We are resisting and we ought to be resisting. And when we celebrate Baptism and Holy Communion we are engaged in deeply subversive activity from that point of view. William Stringfellow, the great American Anglican theologian, used to say about Baptism that this was inducting a child into a resistance group, and it has to have something of that character of letting it be known that this is not a risk-free option in the world we're in. While we might very well not face the kind of risks and the kind of fate that the Mother Marias and Father Dimitris and Dietrich Bonhoeffers and all the rest of them face, nonetheless, resistance is always a tricky business, and it wouldn't be what it is if it didn't involve risk and staking our position, putting our welfare and security to some extent on the line.
But just as one little final footnote to that, resistance does also mean resistance to bad religion. While we may resist Fascism, Communism, materialism, and all the rest of it, we'd better not forget that bad religion of one sort or another is a very powerful element in our culture, internally and externally, and it runs across all varieties of Christian profession. Bad religion, which dehumanises, which seeks to humiliate and diminish people, which works from a model of God that has very little to do with intimacy: there's a lot of it around, and if we're honest, there's a lot of it in every one of us. And again, if you're anything like me, a good deal of your journey in prayer and reflection is a journey of struggle with some of those things in yourself and myself which have to do with bad religion, bad faith in every sense - those relics of the unconverted in our minds and hearts which lead us to be afraid of God and each other and somehow to work in diminishing ways.
Yesterday, at the Archbishop's Council we looked at what I think is the final draft of a new document: guidelines about reacting as pastors to domestic abuse. It's an excellent piece of work, but one of the appendices to that, which I hope you will all read when you get the document, is about those ways in which some patterns of religious language in practice can reinforce abusive forms of relationship. We need to know that and, as I say, it's not something we can siphon off to one bit of the Church, one bit of the theological spectrum. It's all over the place.
Human faces transformed
But I don't want to end on that rather negative note about resistance and risk. I want to go back finally just to that vision of the glory of God being the human being fully alive, and the unveiled faces. We ought to sense, I think, in our life as Church that the gift of God comes to us not only in the reading and preaching of Scripture, not only in the gift of Baptism, of the bread and wine of Holy Communion, but that it also comes to us through the transformed human faces among which we live. We ought - dare I say it - we ought to want to go to Church in order to see the glory of God in our neighbours. We ought to be in communities where that is a serious motivation for being faithful to common worship. We ought even to come to clergy synods because we want to see the glory of God in each other. It's a lot to ask, but if all this is anything like right, then our being in the Church, in the Body, is about that expectant receptivity to glory in each other. The Psalmist, as so often, has it in a nutshell: 'mercy and truth have met together, righteousness and peace have kissed each other.' And at the end of that verse, 'that glory may dwell in our land.'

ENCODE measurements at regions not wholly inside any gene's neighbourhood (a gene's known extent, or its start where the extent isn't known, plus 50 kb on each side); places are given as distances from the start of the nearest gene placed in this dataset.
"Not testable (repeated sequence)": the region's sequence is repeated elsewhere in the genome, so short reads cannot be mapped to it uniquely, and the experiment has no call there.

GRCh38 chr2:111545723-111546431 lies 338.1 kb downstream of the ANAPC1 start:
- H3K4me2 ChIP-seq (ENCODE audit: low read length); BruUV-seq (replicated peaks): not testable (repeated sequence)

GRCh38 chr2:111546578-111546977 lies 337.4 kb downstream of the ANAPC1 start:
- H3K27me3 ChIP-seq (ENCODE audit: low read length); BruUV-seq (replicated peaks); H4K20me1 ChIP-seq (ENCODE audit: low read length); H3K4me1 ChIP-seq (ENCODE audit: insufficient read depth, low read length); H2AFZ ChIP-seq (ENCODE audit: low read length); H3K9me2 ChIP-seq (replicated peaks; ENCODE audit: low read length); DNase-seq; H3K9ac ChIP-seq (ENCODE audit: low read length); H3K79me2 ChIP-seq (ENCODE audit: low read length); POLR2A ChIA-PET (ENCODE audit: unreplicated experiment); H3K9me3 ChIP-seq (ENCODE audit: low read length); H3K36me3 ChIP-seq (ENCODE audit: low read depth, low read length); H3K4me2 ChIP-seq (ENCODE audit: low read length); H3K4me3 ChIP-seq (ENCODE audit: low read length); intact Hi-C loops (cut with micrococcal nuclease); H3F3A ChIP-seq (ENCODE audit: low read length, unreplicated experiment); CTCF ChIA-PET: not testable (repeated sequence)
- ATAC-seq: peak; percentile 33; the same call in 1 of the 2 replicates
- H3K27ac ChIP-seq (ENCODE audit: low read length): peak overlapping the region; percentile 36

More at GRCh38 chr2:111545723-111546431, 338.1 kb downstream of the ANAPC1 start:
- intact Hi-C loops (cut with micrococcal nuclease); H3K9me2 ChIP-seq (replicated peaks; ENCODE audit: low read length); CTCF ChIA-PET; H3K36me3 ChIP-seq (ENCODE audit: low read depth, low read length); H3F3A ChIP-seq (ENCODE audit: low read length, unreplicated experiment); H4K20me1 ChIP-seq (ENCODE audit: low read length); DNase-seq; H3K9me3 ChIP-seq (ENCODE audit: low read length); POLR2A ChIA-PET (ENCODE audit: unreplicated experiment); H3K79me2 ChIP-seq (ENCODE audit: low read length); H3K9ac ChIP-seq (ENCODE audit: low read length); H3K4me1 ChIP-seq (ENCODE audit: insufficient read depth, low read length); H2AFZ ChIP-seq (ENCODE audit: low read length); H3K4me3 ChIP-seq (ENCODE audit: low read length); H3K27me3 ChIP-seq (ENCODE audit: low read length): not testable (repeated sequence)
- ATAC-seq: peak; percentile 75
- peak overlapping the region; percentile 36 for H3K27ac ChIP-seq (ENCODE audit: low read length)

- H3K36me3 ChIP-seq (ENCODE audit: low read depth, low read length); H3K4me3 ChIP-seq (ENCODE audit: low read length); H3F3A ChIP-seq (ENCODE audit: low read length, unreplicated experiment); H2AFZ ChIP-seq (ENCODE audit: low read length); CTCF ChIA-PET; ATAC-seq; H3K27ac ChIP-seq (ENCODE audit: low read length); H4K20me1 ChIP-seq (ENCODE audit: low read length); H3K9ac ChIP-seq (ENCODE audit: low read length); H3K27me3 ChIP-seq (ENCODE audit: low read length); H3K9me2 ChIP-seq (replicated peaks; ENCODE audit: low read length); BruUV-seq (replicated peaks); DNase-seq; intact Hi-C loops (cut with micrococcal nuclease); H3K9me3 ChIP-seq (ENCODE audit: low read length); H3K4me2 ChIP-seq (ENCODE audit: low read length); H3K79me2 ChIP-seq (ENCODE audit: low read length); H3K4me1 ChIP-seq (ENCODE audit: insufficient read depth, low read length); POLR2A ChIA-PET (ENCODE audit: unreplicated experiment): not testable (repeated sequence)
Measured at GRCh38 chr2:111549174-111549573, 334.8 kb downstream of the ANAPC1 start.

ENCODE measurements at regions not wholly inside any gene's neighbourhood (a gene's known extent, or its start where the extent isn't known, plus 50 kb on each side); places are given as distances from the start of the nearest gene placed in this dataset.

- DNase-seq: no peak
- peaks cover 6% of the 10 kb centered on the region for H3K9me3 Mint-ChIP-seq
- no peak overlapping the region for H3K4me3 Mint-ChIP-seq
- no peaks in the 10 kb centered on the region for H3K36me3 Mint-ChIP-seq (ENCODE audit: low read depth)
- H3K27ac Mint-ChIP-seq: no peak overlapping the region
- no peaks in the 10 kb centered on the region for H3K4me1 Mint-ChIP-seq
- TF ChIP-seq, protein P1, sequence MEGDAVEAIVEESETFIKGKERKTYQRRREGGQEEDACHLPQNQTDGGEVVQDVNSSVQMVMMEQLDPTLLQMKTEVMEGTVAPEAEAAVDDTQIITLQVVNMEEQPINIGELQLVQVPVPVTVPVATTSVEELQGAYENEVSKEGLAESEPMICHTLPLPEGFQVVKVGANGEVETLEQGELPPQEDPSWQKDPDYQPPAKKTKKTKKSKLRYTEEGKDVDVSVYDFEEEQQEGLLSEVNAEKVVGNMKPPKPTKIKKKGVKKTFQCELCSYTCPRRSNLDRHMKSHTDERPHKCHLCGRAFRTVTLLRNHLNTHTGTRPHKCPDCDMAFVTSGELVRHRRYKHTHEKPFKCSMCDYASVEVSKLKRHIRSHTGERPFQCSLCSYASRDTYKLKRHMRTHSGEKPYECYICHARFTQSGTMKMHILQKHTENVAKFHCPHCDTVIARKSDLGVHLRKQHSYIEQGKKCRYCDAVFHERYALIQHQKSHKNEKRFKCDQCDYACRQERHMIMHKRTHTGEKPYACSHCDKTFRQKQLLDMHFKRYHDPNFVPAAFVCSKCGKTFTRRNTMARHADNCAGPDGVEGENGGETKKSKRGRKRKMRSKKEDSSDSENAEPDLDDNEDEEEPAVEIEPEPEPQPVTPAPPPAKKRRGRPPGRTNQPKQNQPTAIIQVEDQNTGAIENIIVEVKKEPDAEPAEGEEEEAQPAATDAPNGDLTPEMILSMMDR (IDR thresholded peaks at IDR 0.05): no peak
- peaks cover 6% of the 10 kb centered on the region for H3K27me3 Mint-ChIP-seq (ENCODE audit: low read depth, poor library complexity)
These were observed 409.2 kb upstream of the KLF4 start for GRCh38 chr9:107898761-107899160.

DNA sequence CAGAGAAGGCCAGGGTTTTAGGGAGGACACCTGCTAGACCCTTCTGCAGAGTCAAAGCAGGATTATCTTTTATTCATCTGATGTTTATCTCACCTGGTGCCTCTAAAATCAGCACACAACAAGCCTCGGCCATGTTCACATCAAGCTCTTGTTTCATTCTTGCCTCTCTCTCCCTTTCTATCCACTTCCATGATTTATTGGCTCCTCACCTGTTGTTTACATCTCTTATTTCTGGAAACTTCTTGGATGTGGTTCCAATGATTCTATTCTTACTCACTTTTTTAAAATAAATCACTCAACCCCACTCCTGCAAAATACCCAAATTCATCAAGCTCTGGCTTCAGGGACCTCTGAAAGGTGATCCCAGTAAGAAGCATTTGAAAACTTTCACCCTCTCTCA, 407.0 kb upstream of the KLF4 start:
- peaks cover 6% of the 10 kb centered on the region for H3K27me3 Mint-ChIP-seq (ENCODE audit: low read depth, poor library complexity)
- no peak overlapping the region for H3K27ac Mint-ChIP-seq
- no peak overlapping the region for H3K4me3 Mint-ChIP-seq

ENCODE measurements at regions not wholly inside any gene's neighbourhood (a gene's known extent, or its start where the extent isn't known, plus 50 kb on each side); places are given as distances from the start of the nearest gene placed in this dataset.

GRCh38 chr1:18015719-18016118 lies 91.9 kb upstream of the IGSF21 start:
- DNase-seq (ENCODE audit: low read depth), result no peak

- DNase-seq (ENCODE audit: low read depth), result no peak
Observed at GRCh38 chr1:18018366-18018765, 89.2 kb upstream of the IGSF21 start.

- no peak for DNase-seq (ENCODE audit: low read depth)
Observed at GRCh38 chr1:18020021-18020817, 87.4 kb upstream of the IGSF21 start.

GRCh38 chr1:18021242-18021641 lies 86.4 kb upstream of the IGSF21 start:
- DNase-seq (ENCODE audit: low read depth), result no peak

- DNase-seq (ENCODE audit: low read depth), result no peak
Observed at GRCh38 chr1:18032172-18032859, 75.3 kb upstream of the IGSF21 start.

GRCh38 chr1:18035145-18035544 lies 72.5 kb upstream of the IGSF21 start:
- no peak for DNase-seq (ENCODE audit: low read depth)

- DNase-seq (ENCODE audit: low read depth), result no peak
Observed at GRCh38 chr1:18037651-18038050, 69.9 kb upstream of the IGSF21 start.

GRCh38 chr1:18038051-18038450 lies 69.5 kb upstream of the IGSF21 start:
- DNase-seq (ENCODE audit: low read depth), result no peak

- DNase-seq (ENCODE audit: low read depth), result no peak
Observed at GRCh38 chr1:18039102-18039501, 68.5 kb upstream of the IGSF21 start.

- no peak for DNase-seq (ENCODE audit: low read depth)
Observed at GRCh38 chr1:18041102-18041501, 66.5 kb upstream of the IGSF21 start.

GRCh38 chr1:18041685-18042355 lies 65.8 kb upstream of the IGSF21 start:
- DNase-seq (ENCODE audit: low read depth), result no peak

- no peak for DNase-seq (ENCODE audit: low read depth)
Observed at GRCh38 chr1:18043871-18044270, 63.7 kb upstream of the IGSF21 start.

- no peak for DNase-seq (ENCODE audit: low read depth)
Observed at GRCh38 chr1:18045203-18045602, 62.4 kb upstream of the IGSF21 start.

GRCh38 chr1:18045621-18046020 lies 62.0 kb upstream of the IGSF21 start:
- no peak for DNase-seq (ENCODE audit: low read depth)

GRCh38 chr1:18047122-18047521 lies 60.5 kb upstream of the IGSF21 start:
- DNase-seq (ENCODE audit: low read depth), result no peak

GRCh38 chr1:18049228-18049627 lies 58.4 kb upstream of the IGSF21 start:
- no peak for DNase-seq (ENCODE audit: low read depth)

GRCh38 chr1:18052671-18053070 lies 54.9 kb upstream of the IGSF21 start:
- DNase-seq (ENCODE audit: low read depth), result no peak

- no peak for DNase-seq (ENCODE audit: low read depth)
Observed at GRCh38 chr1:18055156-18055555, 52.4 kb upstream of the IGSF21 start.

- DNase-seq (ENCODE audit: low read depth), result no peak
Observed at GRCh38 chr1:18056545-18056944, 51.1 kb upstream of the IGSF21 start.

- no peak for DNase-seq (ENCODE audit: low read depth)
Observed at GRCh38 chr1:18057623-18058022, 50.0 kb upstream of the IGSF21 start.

The point of the Church, if you like, is that glory may dwell in our land. The point of the Church of England is that glory may dwell in England, the glory of God in transfigured human faces, and we are there to hold that space and that hope, that place for the imagination to go, where human beings are allowed to grow into more than they're allowed to grow into in the ordinary routine of harassed and materialist environment. And of course there's glory to be seen wherever we go, wherever we look, wherever we listen to human beings, because the image of God crops up in the most surprisingly unsympathetic environments, and we constantly give thanks for that and what it gives to us. But our job as those who are called to be pastors and teachers and animators in Church, our job is to try to make sure that the Church goes on being a landscape for that kind of humanity: intimate, transfiguring, trustful, in communion, a pilot project for the human race, a project worth joining because it leads into a bigger, not a smaller, world.
© Rowan Williams 2006